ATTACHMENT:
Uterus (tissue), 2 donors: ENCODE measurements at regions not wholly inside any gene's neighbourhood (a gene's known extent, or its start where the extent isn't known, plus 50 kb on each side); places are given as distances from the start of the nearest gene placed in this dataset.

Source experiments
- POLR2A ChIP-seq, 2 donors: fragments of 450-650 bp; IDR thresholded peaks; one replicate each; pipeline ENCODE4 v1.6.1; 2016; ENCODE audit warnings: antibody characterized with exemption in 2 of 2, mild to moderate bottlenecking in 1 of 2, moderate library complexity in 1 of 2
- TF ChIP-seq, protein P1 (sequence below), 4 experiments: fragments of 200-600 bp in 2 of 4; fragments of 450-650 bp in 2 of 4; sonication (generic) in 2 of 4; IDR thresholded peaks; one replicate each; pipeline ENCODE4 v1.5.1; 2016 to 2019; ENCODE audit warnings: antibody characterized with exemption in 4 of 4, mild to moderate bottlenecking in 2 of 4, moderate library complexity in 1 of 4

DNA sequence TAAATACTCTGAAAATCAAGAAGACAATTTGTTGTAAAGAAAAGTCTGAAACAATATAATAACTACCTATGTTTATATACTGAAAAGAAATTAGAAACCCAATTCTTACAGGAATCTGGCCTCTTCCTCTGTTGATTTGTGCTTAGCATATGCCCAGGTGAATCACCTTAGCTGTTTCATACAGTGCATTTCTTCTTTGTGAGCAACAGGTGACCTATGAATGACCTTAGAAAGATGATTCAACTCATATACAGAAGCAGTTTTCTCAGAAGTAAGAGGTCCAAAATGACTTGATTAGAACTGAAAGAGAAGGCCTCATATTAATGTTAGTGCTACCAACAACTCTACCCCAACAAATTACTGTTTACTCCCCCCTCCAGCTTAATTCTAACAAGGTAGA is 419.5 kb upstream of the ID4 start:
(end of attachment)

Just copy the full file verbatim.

Uterus (tissue), 2 donors: ENCODE measurements at regions not wholly inside any gene's neighbourhood (a gene's known extent, or its start where the extent isn't known, plus 50 kb on each side); places are given as distances from the start of the nearest gene placed in this dataset.

Source experiments
- POLR2A ChIP-seq, 2 donors: fragments of 450-650 bp; IDR thresholded peaks; one replicate each; pipeline ENCODE4 v1.6.1; 2016; ENCODE audit warnings: antibody characterized with exemption in 2 of 2, mild to moderate bottlenecking in 1 of 2, moderate library complexity in 1 of 2
- TF ChIP-seq, protein P1 (sequence below), 4 experiments: fragments of 200-600 bp in 2 of 4; fragments of 450-650 bp in 2 of 4; sonication (generic) in 2 of 4; IDR thresholded peaks; one replicate each; pipeline ENCODE4 v1.5.1; 2016 to 2019; ENCODE audit warnings: antibody characterized with exemption in 4 of 4, mild to moderate bottlenecking in 2 of 4, moderate library complexity in 1 of 4

DNA sequence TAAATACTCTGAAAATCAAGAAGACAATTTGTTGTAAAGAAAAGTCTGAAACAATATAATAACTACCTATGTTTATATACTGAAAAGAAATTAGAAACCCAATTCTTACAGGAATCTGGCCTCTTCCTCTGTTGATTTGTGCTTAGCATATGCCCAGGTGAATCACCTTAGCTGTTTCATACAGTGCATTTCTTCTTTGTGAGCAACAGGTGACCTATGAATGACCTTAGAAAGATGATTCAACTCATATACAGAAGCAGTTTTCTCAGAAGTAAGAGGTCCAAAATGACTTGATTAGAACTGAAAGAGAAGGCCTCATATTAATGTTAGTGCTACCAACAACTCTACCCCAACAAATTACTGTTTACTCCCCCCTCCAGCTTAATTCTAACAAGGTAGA is 419.5 kb upstream of the ID4 start: